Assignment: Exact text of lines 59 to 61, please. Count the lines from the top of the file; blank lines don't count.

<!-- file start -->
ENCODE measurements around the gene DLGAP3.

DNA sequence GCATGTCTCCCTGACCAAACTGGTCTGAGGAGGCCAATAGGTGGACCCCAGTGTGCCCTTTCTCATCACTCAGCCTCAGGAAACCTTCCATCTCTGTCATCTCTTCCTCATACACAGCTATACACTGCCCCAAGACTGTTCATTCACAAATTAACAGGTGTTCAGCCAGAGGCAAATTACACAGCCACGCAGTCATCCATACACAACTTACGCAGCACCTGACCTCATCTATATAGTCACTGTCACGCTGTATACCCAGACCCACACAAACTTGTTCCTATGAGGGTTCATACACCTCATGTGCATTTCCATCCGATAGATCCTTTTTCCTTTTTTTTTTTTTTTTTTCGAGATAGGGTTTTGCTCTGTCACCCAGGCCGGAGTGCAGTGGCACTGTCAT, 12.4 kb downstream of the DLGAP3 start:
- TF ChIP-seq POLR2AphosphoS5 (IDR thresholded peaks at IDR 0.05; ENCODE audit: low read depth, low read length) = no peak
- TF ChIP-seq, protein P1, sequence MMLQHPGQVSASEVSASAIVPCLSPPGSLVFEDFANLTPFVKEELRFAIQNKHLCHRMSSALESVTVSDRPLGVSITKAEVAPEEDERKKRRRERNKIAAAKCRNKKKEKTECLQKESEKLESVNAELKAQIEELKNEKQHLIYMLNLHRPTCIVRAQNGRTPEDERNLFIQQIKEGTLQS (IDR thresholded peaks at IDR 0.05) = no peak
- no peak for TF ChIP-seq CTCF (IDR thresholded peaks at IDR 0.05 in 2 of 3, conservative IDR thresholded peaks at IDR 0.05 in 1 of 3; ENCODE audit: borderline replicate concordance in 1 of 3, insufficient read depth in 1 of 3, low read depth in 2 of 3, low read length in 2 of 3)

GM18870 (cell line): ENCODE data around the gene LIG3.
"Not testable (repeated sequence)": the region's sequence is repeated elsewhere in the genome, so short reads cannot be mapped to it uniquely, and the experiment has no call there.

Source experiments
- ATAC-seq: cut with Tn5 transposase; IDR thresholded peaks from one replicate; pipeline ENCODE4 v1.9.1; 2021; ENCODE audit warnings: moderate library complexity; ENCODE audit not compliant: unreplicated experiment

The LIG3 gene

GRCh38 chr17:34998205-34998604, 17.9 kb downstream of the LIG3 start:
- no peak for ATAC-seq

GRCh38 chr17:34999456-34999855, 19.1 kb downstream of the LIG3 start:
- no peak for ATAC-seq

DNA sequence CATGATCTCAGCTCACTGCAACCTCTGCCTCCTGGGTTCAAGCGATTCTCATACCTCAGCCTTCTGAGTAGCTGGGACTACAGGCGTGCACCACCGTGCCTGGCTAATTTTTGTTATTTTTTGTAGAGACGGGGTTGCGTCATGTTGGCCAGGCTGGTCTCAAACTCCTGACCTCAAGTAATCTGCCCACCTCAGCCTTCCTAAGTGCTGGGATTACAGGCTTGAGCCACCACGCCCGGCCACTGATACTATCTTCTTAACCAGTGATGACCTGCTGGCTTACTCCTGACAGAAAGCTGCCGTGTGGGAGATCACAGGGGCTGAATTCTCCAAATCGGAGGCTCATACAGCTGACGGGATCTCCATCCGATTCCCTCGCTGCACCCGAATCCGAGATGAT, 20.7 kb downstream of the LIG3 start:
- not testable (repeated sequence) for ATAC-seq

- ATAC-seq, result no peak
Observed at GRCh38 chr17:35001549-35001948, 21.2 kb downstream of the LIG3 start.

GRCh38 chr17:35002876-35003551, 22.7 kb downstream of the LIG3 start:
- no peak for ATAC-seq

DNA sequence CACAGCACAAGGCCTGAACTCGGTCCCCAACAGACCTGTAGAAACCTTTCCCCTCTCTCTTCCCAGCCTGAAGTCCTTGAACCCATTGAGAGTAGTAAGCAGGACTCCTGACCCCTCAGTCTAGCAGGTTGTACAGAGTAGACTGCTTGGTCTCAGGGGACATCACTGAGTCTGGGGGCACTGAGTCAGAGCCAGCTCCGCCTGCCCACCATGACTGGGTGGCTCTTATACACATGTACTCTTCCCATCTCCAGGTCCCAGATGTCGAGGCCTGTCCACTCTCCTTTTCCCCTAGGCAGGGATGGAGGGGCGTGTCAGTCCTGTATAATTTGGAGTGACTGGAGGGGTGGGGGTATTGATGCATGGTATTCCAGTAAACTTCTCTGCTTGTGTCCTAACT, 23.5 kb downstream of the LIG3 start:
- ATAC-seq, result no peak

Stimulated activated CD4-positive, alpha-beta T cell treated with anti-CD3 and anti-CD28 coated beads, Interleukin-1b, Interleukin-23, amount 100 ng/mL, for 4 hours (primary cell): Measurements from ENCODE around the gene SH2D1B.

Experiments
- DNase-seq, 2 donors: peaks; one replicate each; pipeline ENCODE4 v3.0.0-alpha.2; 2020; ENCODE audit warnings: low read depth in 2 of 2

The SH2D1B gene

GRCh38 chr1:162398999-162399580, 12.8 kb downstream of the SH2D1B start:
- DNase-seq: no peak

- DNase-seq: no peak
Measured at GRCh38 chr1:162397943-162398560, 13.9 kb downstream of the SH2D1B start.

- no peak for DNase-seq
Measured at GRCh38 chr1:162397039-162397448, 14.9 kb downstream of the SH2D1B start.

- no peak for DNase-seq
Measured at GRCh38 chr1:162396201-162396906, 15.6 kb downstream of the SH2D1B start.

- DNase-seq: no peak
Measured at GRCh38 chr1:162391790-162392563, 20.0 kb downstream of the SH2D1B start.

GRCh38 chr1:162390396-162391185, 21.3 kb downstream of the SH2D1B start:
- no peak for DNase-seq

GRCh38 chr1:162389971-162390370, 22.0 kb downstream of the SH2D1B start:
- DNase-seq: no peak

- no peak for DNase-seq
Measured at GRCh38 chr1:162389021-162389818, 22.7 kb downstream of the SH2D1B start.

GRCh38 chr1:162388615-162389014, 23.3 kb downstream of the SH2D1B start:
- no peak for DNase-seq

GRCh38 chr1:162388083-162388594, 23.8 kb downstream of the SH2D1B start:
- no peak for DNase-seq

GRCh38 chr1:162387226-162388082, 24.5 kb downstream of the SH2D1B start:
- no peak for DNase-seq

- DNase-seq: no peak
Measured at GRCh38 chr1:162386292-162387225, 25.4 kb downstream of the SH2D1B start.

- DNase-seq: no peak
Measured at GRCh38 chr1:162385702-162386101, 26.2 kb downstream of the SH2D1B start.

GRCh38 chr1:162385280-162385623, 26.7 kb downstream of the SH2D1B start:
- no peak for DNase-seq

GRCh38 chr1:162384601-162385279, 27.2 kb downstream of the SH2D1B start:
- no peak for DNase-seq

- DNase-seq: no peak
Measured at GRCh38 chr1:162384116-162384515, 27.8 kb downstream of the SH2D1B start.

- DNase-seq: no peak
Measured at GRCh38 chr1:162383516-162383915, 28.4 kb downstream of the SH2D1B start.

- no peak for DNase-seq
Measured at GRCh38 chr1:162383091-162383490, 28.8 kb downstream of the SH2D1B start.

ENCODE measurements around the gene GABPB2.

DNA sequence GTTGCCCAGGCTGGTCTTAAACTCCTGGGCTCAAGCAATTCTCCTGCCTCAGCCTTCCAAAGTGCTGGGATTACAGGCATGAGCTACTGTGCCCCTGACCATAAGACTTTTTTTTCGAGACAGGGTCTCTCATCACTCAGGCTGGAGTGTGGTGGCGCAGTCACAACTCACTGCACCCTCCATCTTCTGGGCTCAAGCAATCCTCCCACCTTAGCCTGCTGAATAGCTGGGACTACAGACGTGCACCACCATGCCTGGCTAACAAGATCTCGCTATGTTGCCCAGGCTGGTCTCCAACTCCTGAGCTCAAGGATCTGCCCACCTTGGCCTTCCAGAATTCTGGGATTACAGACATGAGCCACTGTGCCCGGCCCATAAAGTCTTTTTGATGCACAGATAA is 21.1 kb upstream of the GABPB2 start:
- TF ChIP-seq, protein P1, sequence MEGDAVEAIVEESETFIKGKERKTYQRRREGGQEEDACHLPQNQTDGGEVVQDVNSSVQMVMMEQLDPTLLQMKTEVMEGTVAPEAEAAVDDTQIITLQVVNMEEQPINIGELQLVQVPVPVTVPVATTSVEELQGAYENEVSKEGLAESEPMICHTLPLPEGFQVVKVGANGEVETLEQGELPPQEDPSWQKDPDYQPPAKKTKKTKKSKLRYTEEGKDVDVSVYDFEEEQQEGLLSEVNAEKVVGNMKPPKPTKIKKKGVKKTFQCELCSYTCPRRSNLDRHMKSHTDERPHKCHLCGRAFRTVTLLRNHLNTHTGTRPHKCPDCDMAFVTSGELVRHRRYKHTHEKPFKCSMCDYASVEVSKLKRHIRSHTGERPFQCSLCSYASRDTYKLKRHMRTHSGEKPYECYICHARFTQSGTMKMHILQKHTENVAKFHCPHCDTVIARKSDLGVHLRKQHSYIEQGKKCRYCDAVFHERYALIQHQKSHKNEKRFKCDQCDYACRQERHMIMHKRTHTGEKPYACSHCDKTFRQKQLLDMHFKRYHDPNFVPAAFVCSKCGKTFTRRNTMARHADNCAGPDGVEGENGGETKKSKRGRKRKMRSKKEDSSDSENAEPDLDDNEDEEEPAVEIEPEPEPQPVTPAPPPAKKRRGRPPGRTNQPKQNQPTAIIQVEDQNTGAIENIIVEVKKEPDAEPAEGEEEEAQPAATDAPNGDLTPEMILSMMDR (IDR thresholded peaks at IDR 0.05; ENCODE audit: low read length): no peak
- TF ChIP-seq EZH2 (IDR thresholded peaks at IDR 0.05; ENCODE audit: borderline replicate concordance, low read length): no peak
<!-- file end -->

- DNase-seq: no peak
Measured at GRCh38 chr1:162383516-162383915, 28.4 kb downstream of the SH2D1B start.

- no peak for DNase-seq